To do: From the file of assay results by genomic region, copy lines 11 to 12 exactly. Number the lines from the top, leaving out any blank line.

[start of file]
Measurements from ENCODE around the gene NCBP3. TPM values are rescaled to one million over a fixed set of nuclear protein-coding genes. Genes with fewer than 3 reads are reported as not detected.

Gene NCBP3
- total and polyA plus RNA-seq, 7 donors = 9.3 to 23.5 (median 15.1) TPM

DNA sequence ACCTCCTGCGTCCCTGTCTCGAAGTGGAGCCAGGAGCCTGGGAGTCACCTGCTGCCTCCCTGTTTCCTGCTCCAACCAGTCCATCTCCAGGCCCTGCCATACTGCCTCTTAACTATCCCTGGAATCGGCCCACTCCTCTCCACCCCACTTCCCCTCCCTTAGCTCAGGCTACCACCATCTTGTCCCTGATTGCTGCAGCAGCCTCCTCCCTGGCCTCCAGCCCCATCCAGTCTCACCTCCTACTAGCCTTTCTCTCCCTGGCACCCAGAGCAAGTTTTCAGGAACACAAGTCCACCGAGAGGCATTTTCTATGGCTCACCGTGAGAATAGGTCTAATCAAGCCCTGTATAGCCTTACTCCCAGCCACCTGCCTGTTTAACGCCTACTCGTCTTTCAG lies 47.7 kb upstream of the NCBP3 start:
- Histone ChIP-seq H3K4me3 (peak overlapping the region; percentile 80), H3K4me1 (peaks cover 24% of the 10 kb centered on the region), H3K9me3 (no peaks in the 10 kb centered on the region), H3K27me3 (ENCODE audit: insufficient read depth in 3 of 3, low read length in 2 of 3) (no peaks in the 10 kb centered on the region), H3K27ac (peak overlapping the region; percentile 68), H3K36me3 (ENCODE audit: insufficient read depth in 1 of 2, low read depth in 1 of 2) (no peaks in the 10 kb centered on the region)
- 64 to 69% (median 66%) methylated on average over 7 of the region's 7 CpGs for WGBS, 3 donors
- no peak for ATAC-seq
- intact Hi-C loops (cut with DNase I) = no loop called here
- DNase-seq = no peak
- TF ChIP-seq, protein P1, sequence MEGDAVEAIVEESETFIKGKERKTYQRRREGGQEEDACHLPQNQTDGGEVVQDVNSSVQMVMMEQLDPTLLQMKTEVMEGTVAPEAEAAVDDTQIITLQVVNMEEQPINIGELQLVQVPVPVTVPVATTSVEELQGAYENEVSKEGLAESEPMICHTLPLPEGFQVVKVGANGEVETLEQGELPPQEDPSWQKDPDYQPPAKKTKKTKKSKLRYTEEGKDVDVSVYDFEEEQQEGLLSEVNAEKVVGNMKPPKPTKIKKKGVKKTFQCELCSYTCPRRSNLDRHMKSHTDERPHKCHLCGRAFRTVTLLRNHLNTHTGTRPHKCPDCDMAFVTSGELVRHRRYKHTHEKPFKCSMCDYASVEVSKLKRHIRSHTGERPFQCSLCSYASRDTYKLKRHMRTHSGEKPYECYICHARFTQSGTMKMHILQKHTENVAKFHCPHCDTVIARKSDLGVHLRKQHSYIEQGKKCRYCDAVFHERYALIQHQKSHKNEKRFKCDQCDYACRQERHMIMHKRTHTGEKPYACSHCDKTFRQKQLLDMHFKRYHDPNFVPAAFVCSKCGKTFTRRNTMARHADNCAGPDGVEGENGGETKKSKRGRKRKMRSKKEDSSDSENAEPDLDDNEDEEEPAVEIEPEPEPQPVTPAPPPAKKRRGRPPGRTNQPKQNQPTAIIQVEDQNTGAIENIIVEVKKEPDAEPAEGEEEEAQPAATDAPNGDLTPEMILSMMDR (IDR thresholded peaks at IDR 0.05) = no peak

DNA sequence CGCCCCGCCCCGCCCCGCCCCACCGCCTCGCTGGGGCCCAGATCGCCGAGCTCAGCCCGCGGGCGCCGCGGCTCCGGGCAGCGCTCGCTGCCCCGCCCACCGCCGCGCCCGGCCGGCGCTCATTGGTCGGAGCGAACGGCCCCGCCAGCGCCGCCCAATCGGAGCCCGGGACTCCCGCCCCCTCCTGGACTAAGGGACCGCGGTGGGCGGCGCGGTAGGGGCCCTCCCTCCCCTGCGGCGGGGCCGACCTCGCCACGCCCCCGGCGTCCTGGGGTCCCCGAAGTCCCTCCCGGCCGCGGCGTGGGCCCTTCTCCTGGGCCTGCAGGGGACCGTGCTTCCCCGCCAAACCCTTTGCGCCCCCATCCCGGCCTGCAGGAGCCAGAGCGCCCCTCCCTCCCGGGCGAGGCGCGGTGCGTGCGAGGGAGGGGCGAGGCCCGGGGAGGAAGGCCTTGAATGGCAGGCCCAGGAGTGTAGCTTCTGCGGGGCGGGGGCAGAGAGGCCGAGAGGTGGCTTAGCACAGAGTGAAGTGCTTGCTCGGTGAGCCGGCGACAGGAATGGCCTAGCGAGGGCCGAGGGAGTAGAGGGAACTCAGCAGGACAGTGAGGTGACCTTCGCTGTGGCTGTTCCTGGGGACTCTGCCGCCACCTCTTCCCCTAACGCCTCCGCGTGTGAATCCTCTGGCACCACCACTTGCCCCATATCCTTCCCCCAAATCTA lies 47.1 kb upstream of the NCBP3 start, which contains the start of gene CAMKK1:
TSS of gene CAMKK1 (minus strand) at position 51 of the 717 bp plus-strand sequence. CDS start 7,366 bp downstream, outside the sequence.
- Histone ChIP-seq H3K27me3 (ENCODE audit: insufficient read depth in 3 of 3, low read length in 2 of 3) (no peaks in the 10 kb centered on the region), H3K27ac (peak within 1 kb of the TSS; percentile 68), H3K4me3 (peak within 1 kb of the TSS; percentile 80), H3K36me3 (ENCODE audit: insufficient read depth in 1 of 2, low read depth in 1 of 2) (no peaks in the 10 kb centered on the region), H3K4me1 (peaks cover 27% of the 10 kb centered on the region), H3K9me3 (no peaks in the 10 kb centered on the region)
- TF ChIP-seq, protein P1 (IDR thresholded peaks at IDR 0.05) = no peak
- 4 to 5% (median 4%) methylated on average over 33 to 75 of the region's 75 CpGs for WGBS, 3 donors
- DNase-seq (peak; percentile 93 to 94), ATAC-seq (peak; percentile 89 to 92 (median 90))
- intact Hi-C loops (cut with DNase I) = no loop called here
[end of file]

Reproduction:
DNA sequence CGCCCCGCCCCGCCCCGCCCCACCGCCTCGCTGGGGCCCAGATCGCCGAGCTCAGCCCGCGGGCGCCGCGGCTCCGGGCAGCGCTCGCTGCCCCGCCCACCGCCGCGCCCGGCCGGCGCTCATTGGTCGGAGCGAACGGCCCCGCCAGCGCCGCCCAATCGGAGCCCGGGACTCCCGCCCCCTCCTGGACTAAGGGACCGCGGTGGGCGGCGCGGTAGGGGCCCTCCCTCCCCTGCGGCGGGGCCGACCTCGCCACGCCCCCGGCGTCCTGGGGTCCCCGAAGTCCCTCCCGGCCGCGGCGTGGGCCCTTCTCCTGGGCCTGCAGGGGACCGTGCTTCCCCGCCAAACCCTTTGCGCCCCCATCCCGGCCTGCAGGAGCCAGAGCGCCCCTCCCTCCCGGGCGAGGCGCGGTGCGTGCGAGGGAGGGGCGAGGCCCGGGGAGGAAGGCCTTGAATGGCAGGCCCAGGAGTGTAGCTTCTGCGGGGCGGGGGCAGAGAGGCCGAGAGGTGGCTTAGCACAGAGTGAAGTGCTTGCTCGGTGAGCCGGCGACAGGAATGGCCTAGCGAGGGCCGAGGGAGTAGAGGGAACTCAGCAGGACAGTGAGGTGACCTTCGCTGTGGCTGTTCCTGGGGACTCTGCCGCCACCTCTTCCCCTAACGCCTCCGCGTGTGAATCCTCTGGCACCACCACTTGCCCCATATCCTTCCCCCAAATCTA lies 47.1 kb upstream of the NCBP3 start, which contains the start of gene CAMKK1:
TSS of gene CAMKK1 (minus strand) at position 51 of the 717 bp plus-strand sequence. CDS start 7,366 bp downstream, outside the sequence.